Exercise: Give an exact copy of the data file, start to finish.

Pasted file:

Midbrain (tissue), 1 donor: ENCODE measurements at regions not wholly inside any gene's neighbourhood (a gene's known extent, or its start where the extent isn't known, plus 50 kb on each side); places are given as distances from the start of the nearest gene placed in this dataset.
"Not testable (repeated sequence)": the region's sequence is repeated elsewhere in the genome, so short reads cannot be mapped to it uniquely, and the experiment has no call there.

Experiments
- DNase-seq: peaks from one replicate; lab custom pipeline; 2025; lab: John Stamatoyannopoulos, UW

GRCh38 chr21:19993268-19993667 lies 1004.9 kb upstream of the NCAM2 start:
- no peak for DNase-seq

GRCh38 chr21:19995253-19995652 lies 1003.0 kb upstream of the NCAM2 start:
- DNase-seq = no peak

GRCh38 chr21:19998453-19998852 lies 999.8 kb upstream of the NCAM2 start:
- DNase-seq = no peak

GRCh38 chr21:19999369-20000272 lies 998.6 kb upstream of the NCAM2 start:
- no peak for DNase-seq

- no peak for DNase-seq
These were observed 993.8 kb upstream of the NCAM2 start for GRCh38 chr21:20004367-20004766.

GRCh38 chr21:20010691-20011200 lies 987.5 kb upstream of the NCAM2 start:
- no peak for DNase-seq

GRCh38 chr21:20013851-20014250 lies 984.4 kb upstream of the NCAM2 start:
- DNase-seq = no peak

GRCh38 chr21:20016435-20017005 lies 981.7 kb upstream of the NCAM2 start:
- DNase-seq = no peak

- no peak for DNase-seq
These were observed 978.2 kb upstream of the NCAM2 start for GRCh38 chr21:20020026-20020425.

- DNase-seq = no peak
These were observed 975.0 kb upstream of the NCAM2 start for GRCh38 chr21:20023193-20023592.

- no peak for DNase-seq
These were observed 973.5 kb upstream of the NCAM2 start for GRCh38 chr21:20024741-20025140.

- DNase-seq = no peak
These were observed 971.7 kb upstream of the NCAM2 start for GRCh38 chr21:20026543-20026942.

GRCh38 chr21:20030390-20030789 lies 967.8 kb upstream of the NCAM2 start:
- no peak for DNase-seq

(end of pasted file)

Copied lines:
Midbrain (tissue), 1 donor: ENCODE measurements at regions not wholly inside any gene's neighbourhood (a gene's known extent, or its start where the extent isn't known, plus 50 kb on each side); places are given as distances from the start of the nearest gene placed in this dataset.
"Not testable (repeated sequence)": the region's sequence is repeated elsewhere in the genome, so short reads cannot be mapped to it uniquely, and the experiment has no call there.

Experiments
- DNase-seq: peaks from one replicate; lab custom pipeline; 2025; lab: John Stamatoyannopoulos, UW

GRCh38 chr21:19993268-19993667 lies 1004.9 kb upstream of the NCAM2 start:
- no peak for DNase-seq

GRCh38 chr21:19995253-19995652 lies 1003.0 kb upstream of the NCAM2 start:
- DNase-seq = no peak

GRCh38 chr21:19998453-19998852 lies 999.8 kb upstream of the NCAM2 start:
- DNase-seq = no peak

GRCh38 chr21:19999369-20000272 lies 998.6 kb upstream of the NCAM2 start:
- no peak for DNase-seq

- no peak for DNase-seq
These were observed 993.8 kb upstream of the NCAM2 start for GRCh38 chr21:20004367-20004766.

GRCh38 chr21:20010691-20011200 lies 987.5 kb upstream of the NCAM2 start:
- no peak for DNase-seq

GRCh38 chr21:20013851-20014250 lies 984.4 kb upstream of the NCAM2 start:
- DNase-seq = no peak

GRCh38 chr21:20016435-20017005 lies 981.7 kb upstream of the NCAM2 start:
- DNase-seq = no peak

- no peak for DNase-seq
These were observed 978.2 kb upstream of the NCAM2 start for GRCh38 chr21:20020026-20020425.

- DNase-seq = no peak
These were observed 975.0 kb upstream of the NCAM2 start for GRCh38 chr21:20023193-20023592.

- no peak for DNase-seq
These were observed 973.5 kb upstream of the NCAM2 start for GRCh38 chr21:20024741-20025140.

- DNase-seq = no peak
These were observed 971.7 kb upstream of the NCAM2 start for GRCh38 chr21:20026543-20026942.

GRCh38 chr21:20030390-20030789 lies 967.8 kb upstream of the NCAM2 start:
- no peak for DNase-seq